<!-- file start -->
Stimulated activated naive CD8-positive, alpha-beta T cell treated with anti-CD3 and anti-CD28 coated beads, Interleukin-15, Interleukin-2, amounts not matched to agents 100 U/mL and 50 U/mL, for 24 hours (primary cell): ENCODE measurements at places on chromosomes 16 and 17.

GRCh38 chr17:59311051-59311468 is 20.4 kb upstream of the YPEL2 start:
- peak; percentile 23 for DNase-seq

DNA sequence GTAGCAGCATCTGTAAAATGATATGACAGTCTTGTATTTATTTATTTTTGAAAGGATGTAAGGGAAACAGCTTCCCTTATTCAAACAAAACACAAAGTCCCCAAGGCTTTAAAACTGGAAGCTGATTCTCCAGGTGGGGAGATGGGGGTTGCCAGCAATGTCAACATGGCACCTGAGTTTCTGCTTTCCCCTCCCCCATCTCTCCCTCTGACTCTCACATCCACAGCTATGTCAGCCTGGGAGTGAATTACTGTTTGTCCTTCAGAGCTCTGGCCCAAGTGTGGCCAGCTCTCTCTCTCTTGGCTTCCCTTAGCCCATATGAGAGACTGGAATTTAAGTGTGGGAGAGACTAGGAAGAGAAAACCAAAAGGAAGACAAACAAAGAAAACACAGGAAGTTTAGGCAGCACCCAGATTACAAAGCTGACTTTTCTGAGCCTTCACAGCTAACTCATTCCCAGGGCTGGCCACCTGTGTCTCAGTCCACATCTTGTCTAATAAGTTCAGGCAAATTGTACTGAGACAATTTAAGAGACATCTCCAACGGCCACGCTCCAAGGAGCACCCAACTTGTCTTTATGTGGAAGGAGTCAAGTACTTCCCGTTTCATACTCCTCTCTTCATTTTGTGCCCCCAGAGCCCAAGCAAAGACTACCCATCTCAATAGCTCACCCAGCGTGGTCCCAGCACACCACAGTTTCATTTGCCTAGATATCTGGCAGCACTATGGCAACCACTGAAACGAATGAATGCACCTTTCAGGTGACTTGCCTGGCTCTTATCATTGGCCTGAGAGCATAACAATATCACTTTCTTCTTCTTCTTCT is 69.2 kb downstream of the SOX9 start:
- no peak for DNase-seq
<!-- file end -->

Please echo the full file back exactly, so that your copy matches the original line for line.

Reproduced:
Stimulated activated naive CD8-positive, alpha-beta T cell treated with anti-CD3 and anti-CD28 coated beads, Interleukin-15, Interleukin-2, amounts not matched to agents 100 U/mL and 50 U/mL, for 24 hours (primary cell): ENCODE measurements at places on chromosomes 16 and 17.

GRCh38 chr17:59311051-59311468 is 20.4 kb upstream of the YPEL2 start:
- peak; percentile 23 for DNase-seq

DNA sequence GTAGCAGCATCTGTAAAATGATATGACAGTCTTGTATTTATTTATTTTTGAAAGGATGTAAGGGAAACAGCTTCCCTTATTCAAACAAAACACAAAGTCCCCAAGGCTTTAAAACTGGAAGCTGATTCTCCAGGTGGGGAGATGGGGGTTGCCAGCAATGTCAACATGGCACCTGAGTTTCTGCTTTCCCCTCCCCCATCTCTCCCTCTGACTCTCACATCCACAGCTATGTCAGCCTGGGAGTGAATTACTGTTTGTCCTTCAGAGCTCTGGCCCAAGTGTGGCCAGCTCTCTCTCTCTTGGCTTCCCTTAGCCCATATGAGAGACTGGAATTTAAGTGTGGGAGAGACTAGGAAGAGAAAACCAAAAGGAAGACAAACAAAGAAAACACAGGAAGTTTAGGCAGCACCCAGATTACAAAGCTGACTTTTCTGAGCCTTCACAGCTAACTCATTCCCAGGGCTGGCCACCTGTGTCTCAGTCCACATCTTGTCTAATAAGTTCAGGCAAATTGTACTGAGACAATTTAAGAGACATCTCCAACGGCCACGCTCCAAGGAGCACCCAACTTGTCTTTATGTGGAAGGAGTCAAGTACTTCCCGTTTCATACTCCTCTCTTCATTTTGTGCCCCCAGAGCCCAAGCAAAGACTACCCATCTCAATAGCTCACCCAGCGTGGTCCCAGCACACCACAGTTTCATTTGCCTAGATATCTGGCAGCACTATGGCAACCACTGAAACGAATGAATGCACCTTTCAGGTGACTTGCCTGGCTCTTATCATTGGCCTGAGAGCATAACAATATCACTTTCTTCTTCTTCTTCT is 69.2 kb downstream of the SOX9 start:
- no peak for DNase-seq